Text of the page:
Why did I do this? Well partly that’s between me and my conscience. The man we know as the Little Tramp was born on 16 April 1889 and in Chaplin’s 130th anniversary year I thought it would be fun to list his feature films* in the manner of the Guardian’s Culture – ranked! series.
So here goes …
A Countess from Hong Kong (1967)
Sneeze and you will miss Charlie Chaplin himself in this, his final feature, which was also his only film to be made in colour. Sophia Loren plays a stateless stowaway who catches a ride to America in the cabin of a US diplomat, played by Marlon Brando of all people. Although Chaplin pokes his head round the door to play a steward, and a handful of his children have roles too, this is barely recognizable as his. The physical comedy drags, the sentiment is forced (Brando’s mumbles are the antithesis of Chaplin’s style) and it’s hard to disagree with the New York Times critic, who wrote: “if an old fan of Mr Chaplin’s movies could have his charitable way, he would draw the curtain fast on this embarrassment and pretend it never occurred”.
A King in New York (1957)
Chaplin had his fair share of trouble with the HUAC, and the American authorities in general – this film was made five years into his exile in Europe, and not released in the States until 1973. It follows that the raison d’etre of A King in New York is to take aim at US culture, from TV to rock’n’roll to McCarthyism. Chaplin plays a deposed European king who has fled to the Big Apple and his son Michael the earnest young communist he befriends in the city. Gleefully, at its climax, Chaplin turns a firehose on the committee themselves.
A Dog’s Life (1918)
After years of making one- and two-reel comedies, Chaplin celebrated the opening of his own studio with his first three-reeler. This lightfooted comedy is about an unemployed man (the Tramp, naturally), his faithful, sausage-stealing dog Scraps (a mongrel named Mut) and a dance-hall girl played by Edna Purviance. As ever, Chaplin is the ultimate underdog, navigating a perfectly realised urban hell fraught with cruelty and despair, barely pausing to dash off some brilliantly finessed slapstick.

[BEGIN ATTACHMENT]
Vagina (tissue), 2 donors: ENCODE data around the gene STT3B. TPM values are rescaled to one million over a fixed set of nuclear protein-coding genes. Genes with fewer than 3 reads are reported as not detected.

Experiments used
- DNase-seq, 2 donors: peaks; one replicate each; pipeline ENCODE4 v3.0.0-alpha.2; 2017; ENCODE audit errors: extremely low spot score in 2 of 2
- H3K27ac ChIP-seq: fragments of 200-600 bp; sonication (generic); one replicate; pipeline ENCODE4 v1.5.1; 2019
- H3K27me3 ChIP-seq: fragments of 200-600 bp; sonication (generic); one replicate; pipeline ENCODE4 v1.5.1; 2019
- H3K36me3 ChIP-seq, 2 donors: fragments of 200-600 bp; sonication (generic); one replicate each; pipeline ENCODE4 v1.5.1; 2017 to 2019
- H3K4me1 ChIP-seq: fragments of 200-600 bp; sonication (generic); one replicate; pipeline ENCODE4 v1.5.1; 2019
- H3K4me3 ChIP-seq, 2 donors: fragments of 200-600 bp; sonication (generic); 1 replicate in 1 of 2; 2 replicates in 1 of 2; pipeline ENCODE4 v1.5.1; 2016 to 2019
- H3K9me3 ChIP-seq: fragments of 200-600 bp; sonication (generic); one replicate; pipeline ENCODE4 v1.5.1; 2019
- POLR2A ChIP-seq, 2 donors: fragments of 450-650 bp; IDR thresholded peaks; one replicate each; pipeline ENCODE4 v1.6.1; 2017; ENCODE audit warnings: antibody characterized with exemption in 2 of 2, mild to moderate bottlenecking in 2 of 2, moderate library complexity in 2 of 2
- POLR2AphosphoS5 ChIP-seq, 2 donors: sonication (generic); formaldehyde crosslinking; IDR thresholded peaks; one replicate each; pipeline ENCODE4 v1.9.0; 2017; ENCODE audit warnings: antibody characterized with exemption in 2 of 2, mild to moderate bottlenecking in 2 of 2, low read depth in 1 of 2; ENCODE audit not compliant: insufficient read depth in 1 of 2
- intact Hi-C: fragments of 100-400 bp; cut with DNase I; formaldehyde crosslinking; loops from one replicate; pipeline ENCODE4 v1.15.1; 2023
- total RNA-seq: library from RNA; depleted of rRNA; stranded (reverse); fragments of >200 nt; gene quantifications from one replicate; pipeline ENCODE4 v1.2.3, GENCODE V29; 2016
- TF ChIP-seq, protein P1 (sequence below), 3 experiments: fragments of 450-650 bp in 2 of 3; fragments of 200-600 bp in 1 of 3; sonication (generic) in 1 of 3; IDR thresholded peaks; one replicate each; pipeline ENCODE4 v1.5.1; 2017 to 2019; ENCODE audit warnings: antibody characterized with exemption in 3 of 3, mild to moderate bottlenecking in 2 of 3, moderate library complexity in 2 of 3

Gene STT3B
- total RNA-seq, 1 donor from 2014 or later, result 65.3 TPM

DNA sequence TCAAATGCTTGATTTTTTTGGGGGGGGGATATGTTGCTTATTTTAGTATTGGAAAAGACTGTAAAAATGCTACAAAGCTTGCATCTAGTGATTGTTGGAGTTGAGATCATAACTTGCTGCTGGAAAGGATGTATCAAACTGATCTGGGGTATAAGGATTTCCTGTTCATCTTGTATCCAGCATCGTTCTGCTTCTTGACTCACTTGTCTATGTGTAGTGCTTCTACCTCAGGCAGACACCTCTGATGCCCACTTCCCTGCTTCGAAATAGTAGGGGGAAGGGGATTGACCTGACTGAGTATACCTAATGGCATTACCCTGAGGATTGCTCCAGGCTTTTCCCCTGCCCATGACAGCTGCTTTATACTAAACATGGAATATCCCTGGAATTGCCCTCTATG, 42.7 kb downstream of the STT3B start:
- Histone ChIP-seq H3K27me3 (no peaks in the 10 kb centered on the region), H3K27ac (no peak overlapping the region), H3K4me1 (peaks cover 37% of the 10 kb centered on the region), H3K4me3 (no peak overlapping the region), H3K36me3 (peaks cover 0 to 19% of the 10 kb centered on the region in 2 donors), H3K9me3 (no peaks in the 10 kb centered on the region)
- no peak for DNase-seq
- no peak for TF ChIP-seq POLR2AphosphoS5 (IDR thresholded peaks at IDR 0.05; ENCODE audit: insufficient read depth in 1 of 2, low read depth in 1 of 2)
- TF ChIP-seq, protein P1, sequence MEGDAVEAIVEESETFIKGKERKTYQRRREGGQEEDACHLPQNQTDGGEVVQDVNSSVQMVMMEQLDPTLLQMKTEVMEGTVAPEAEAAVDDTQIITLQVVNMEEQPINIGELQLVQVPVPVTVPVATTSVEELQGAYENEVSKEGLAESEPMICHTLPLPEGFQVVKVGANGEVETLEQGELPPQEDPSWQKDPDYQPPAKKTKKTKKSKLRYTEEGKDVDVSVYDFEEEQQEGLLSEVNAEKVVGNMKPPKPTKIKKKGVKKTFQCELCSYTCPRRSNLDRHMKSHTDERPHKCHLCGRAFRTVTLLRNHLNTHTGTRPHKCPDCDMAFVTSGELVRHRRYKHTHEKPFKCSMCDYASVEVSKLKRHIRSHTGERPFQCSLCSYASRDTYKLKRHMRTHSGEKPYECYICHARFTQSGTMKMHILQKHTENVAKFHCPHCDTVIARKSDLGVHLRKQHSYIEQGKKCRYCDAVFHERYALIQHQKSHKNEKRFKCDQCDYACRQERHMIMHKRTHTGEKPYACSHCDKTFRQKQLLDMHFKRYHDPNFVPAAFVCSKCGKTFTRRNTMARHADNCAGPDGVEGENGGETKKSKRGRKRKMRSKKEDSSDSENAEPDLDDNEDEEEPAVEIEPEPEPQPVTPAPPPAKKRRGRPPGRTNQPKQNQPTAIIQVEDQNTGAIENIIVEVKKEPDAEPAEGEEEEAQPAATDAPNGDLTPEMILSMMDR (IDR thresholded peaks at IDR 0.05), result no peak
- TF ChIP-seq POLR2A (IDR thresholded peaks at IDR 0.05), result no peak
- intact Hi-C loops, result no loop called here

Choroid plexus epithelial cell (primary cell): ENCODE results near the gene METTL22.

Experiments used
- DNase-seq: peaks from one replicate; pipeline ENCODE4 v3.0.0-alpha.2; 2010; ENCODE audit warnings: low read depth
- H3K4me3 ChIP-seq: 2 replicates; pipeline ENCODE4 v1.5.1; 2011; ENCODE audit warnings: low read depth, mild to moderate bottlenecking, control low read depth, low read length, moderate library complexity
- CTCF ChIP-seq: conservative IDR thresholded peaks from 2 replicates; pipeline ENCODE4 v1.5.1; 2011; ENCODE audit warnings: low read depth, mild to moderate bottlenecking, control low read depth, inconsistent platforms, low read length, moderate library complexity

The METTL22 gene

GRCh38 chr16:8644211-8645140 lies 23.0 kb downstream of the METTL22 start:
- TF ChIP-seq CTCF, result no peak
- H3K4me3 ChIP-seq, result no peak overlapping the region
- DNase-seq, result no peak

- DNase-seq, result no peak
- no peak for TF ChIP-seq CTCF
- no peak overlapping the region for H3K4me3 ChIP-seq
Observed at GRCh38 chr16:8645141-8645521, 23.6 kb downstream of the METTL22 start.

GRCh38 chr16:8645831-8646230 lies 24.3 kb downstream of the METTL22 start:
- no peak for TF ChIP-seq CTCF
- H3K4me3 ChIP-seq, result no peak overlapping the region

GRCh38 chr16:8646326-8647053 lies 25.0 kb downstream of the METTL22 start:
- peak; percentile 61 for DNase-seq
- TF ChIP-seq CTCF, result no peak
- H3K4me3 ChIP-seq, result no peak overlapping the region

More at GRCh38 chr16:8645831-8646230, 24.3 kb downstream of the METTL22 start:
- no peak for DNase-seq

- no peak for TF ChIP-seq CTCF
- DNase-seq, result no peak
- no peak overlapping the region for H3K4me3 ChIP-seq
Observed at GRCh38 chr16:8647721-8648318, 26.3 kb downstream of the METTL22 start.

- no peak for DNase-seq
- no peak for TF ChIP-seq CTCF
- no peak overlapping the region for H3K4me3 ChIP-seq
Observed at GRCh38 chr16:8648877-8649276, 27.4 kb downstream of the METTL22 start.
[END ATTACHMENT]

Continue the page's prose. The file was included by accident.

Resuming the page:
Another three-reeler here, but an early glimpse of Chaplin’s ambition and eccentricity. In Sunnyside, The Tramp is now a farm labourer, overworked and mistreated by his boss, a local preacher. The film was completed in a frantic burst of work after Chaplin suffered an uncharacteristic creative block, which may explain its disarming strangeness. It’s a rare rustic comedy that pauses for a Nijinsky-inspired nymph ballet, after all.
A Woman of Paris (1923)
“To avoid any misunderstanding,” Chaplin announces in the opening card of A Woman of Paris: “I do not appear in this picture.” Subtitled A Drama of Fate, this may be an atypical film for the director, but it’s a beauty. Conceived as a showcase for Chaplin’s former lover and frequent leading lady Edna Purviance, A Woman of Paris is a romantic melodrama about an ingenue torn between two lovers: a struggling artist played by Carl Miller and a rich, hardhearted businessman played devilishly by Adolphe Menjou. Purviance excels in her role, and you should brace yourself for a heartbreaking finish. Chaplin fans shouldn’t miss this one, not least because he does appear, just for a second, as a railway porter.
The Pilgrim (1923)
In this short but well-turned four-reel feature, Chaplin pokes fun at the forces of law and order and the church both. He plays an escaped convict who disguises himself as a minister to evade the law and washes up in Devil’s Gulch, Texas where he immediately has to improvise a sermon. Edna Purviance plays the beauteous daughter of his landlady, and a cavalcade of complications ensue. In one memorable scene, foreshadowing The Gold Rush, there’s a sickly substitution of Chaplin’s famous hat for a sweet pudding, covered in cherries and cream.
Shoulder Arms (1918)
Chaplin’s first feature-length film (at four reels, it’s a touch over 45 minutes long) was a riposte to those who had attacked him for not enlisting in the first world war. Chaplin’s Tramp is a private in the trenches, enduring the deprivations of military life and somehow summoning immense courage in battle. Shoulder Arms doesn’t hold back when depicting the conditions that soldiers faced at the front, but it’s also a glorious fantasy too.
Monsieur Verdoux (1947)
Chaplin stepped away from his Tramp persona entirely with this out-of-character black comedy, inspired by bigamous serial killer Henri Désiré Landru, who was known as “The Bluebeard of Gambais”. Orson Welles had a hand in its creation, though he and Chaplin disputed the details of their collaboration. It’s a cold-hearted film, without the relief of easy humour or sweetening sentiment that audiences had come to expect. Chaplin is scarily plausible as the smoothtalking wifekiller Verdoux, and uses a chilling courtroom speech to call out the hypocrisy of warmongers: “One murder makes a villain; millions, a hero. Numbers sanctify, my good fellow!”
Not Chaplin’s final film, but his last American film and undoubtedly his swan song. The year is 1914, the date of Chaplin’s first screen appearance, and he plays Calvero, a vaudeville clown whose career has dissolved into an alcoholic decline. After he saves the life of a young dancer played by Claire Bloom, their growing friendship revitalises his confidence. There is almost unbearable melancholy in each scene of this film, but the appearance of Buster Keaton and the comic musical number he performs with Chaplin recalls the joy of their silent heyday. In fact this was the first time they had performed together on screen.